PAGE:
Florida launched Herman Cain into the top tier of presidential candidates six weeks ago by overwhelmingly backing him in a high profile mock GOP primary election, and it was one of the first states where the Georgia businessman put together a serious campaign operation.
But as sexual harassment accusations swirl around the former CEO, some of his highest profile Florida supporters now find themselves straddling a fine line — standing by him even as they sound skittish about fully embracing him or weighing in on the allegations.
“I’m still with the campaign. … Obviously he’s got some challenges he’s working through right now,” said former St. Petersburg Mayor Rick Baker, one of Cain’s Florida chairmen, repeatedly declining to say whether he remains fully committed to Cain. “I’ve made my comments,” he said.
Tampa businesswoman Kathleen Shanahan, another statewide campaign leader and former chief of staff to Gov. Jeb Bush, said she is unaware of any Florida supporter dropping off the campaign team. But she declined to comment on the harassment allegations.
“It’s not my job to address those allegations,” Shanahan said. “I’m focused on building an operational team for Florida. From what we know, support stands firm.”
It’s a precarious moment for Cain, who soared to the top of the presidential pack before he had much campaign infrastructure to capitalize on the momentum. Now he has two women on the record accusing him of sexual harassment or inappropriate behavior and two other unnamed women who filed complaints against him when he led the National Restaurant Association in the late 1990s.
From grass roots activists to elected officials leading the Cain campaign in Florida, most supporters say they have yet to see enough solid evidence to soften their support.
“Naturally it gives me pause, and I pay attention to sexual harassment having been sexually harassed myself and being in a male-dominated field,” said state Sen. Ronda Storms, a Cain supporter from Valrico.
“This kind of stuff happens. It happens all the time, but you have an affirmative obligation to come forward at the time it happens,” Storms said, referring to Sharon Bialek, a woman who held a news conference earlier this week to say Cain tried to fondle her in 1997. “You don’t get to come forward 15 years or 14 years later and say this happened.”
Bialek on Tuesday was the first woman to come forward publicly with such an allegation. After she did, a previously unidentified woman who filed a complaint against Cain more than a decade ago revealed her identity — civil servant Karen Kraushaar. The Associated Press reported that Kraushaar in her next job at the Immigration and Naturalization Service filed a complaint, later dropped, that accused supervisors of unfairly denying her request to work from home after a car accident and circulating a sexually oriented email.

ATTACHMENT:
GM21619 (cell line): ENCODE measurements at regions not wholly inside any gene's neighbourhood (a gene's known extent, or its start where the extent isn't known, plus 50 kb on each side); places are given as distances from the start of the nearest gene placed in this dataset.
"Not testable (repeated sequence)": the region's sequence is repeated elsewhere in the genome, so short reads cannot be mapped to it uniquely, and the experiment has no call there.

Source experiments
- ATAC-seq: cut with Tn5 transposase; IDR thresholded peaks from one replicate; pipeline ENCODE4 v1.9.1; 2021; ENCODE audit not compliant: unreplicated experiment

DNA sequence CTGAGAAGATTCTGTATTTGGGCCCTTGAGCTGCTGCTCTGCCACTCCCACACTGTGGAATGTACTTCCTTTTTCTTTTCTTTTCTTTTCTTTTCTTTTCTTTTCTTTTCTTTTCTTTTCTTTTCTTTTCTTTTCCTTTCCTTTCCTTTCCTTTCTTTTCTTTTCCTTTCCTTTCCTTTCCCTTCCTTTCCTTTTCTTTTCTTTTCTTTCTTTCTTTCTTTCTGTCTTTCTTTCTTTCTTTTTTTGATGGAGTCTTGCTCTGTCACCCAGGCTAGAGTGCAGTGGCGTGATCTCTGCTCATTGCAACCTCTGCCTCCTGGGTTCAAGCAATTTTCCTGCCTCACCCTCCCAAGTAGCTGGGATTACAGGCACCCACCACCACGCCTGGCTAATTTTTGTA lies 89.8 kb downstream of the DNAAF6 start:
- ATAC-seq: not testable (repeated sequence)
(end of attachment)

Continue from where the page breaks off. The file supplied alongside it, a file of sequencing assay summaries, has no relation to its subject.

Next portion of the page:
“Based on what’s in the public domain so far … it would be unfortunate for these (accusations) to be something that would remove him from the race. … I’m hoping the press will really drill down into the backgrounds and motivations of the two accusers,” said state Rep. Scott Plakon, R-Longwood, a top Cain supporter in Florida.
Several other Cain allies defended him with qualifications, acknowledging that the controversy could turn off potential supporters and that it could still escalate.
“I’m obviously not happy with any side issues like this that come up in a campaign, but based on what I know now, I continue to support him and am very honored to support him,” said Tampa attorney Steve Burton, a leader in Cain’s Florida fundraising team.
Former state Sen. Carey Baker of Eustis, another of Cain’s Florida campaign chairmen, said he sees no reason not to believe what Cain has said, but he wondered about the impact on potential Cain supporters. “The Cain supporters are going hold strong I think,” Baker said. “My concern is that, just as in any campaign, when you’re off message and not able to talk about the things you want to talk about, that’s never good.”
Orlando attorney Ben Newman, part of Cain’s Florida fundraising team, said he hoped the controversy does not dampen Cain’s growth potential in Florida.
“People who consider themselves to be principled conservatives like a lot of things about Herman Cain,” Newman said. “The question remains whether this gives them a level of discomfort that they won’t be able to pull a lever for him.”
So far, there’s little evidence that Cain has been seriously damaged by the allegations. His campaign reports strong fundraising in the midst of the uproar, and recent polls show him at the top of the field.
The average of recent national polls compiled by RealClearPolitics.com has Cain leading former Massachusetts Gov. Mitt Romney by about 2 percentage points, with former House Speaker Newt Gingrich in a distant third place. A Nov. 8 Rasmussen Reports auto-dial poll of likely Florida Republican voters found Cain with 30 percent support, Romney with 24 percent, Gingrich with 19 percent and no one else in double digits.
“Today I’ve gotten something like 20-plus phone calls from people wanting to help the campaign,” said Jacksonville developer Toney Sleiman said Tuesday, brushing off the allegations against Cain. “I wasn’t there, I wasn’t in the room. All I know is I believe what he’s saying.”
Palm Beach City Commissioner Bill Diamond, helping host a Nov. 16 fundraiser for Cain at the Palm Beach County Convention Center, said the negative publicity has galvanized many supporters for Cain and ultimately could make him a stronger candidate.
“What proves the mettle of a candidate is not when things are going well but when things are tough,” Diamond said. “If he can get over this, he has a very good chance of getting the nomination and becoming the president.”
St. Petersburg Times